The fall semester is underway and so I will start this week with a question. What common issue is raised by the following local, state, and national policies?
- Pike County enacts a 4% tax on hotel rooms.
- Alabama’s $80 million incentive package of tax breaks and assistance induces Polaris to build a new all-terrain vehicle manufacturing plant in Huntsville.
- The Environmental Protection Agency’s (EPA) Clean Power Plan to reduce greenhouse gas emissions from electricity generation claims billions of dollars of benefits from reduced global warming.
Each involves how we should evaluate the effect of government policies on people who do not live in the enacting government’s jurisdiction. Let’s consider how each issue affects nonresidents in more detail.
A hotel tax will increase the price of rooms, and so economists would say that customers pay part of the tax. Many customers will be out-of-town visitors, meaning that the tax would be “exported.” Therefore visitors will pay in part for services provided by our local governments in Pike County.
The Polaris plant will employ nearly 2,000 people with an estimated payroll of $75 million. The new jobs with good pay and relocation of current company employees will benefit Huntsville. But Polaris was looking at sites in 13 other states, and the benefits to Huntsville would have materialized wherever Polaris built the plant. From a national perspective, Alabama’s incentive package to Polaris merely diverted the plant from some other state.
Global warming is a global problem, so greenhouse gas emission reductions by the U.S. (or any country) create benefits around the world. Bangladesh, for example, is a low-lying nation vulnerable to rising sea levels, and would benefit a lot from the reduction of greenhouse gas emissions. The U.S. may realize perhaps as little as 7 percent of the benefits from slowing global warming. Should we consider other nations’ benefits on par with domestic benefits for the Clean Power Plan?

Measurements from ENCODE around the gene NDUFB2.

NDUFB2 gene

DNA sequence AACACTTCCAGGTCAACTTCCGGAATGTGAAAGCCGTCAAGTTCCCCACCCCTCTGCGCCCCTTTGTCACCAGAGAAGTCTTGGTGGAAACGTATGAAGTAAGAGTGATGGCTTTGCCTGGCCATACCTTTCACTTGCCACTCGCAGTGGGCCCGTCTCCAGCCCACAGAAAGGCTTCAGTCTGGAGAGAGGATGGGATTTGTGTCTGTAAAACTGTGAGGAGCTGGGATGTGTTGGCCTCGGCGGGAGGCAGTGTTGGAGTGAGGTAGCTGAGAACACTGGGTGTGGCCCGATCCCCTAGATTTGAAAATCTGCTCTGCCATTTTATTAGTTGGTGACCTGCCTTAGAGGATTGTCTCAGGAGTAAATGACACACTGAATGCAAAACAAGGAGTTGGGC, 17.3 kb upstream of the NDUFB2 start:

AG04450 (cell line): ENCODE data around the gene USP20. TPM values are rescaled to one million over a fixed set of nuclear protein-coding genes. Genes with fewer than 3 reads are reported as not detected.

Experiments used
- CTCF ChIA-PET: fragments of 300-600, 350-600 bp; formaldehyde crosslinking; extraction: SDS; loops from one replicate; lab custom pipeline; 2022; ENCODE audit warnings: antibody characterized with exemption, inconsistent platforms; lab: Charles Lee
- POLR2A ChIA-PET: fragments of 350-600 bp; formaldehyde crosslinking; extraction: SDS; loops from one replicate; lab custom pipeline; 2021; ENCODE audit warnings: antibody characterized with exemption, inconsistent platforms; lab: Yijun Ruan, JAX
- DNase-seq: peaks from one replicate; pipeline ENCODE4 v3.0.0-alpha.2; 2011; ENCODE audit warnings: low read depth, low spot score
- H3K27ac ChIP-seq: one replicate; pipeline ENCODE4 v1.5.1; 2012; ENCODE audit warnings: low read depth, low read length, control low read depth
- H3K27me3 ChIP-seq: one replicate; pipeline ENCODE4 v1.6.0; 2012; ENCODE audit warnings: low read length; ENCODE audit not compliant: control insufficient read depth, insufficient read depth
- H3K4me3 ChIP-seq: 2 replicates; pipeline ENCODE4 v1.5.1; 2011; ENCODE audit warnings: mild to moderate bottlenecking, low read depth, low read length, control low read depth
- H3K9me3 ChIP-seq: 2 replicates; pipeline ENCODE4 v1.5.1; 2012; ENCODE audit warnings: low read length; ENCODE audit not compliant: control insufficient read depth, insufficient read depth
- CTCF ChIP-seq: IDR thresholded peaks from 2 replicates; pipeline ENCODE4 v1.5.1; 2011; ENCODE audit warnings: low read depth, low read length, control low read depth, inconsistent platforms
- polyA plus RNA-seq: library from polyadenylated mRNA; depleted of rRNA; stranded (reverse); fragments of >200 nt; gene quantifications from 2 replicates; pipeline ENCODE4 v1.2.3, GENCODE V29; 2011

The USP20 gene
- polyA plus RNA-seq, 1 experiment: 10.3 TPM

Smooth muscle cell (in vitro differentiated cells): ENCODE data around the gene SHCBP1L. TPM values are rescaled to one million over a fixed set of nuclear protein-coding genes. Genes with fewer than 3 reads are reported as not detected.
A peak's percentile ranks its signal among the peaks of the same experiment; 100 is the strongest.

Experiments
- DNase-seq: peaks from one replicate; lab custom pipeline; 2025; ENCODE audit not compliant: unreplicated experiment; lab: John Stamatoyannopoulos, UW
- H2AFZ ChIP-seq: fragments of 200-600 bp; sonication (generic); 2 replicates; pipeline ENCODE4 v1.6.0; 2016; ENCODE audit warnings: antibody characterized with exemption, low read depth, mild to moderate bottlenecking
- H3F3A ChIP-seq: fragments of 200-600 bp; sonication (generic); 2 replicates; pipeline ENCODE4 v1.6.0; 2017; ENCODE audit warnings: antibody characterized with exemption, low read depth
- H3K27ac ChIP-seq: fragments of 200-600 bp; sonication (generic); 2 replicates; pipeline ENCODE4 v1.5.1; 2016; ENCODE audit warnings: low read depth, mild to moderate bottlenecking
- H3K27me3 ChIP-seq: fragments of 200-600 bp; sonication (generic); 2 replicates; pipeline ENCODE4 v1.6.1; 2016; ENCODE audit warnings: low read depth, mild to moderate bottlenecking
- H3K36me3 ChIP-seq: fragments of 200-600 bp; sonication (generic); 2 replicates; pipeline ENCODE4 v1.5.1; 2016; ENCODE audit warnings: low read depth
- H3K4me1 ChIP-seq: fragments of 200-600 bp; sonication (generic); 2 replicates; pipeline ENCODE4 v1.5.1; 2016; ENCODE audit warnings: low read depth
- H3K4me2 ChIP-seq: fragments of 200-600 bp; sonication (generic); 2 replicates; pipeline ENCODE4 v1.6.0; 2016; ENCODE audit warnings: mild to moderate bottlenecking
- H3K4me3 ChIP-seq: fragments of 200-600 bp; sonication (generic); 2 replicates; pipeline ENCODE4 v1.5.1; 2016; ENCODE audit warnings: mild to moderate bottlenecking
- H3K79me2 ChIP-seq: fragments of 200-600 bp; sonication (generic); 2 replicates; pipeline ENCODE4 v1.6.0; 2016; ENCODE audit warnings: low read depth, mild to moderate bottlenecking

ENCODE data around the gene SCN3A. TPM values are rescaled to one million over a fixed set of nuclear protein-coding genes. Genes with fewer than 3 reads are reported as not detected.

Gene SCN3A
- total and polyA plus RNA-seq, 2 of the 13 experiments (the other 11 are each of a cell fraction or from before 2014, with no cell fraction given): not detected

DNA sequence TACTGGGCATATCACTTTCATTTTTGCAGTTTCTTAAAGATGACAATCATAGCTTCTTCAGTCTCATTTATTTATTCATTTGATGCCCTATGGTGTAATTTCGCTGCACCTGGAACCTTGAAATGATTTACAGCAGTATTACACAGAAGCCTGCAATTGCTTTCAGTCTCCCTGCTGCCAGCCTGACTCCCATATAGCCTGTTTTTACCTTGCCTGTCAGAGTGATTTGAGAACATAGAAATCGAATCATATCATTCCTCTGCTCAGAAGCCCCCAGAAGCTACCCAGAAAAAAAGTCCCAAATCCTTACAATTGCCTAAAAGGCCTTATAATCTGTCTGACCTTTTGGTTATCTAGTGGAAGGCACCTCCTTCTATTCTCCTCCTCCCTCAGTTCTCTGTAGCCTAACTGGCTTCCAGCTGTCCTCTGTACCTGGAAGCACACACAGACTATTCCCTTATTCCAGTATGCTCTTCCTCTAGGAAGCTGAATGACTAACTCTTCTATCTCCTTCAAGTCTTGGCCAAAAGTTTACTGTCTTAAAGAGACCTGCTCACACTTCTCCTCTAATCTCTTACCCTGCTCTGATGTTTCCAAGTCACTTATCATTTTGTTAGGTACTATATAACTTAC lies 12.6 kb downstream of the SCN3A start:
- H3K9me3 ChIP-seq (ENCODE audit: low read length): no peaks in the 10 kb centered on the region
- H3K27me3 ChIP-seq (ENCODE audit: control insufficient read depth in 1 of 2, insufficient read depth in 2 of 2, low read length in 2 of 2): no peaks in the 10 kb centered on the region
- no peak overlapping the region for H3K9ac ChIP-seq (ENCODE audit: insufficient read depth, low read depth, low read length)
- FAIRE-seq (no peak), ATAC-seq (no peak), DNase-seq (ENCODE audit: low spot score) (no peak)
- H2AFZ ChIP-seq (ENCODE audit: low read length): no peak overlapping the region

The treatment of nonresidents or foreigners involves economic, political and ultimately ethical dimensions. How should we as Alabamians or Americans consider the effect of government actions on “outsiders,” and should our politicians concern themselves exclusively with the well-being of the people they represent?
A reasonable case can be made to count all benefits and costs regardless of the political jurisdiction. All lives matter because of our basic humanity, not because of whether someone votes in our elections. If we adopt this view, the international benefits for greenhouse gases should count, and we should dismiss the local gains in the site selection for Polaris’ new plant.
A reasonable case can also be made to exclude international benefits. Consider national defense. Many Americans, myself included, would object to a defense policy built around what is good for other nations. Our military should protect our interests, and we have no duty to serve as the world’s policeman, even if this benefits foreigners. If we adopt this view, then the EPA should consider the benefits of its regulations for the people who must abide by and bear the costs.
I do not see a good case, however, for why all Americans do not matter. Consequently we must view state and local economic development policies differently. Taxes on hotels and rental cars are “exported” beyond the community, but still paid (primarily) by Americans. Local economic developers view dollars diverted from elsewhere in the nation as a gain for the region or state. Furthermore, pursuit of tax breaks distracts businesses from what actually matters for the economy, namely locating plants where economic costs are lowest. Finally, taking advantage of neighbors through exported taxes fosters enmity among Americans and produces taxation without representation.
People across Alabama, America, and the world prosper when we cooperate and trade with one another. Cooperation creates wealth. Discounting the effects of our government acts on outsiders encourages policies that benefit some at the expense of others. Our state and local governments should follow the guidance of the Golden Rule.
Daniel Sutter is the Charles G. Koch Professor of Economics with the Manuel H. Johnson Center for Political Economy at Troy University and host of Econversations on TrojanVision.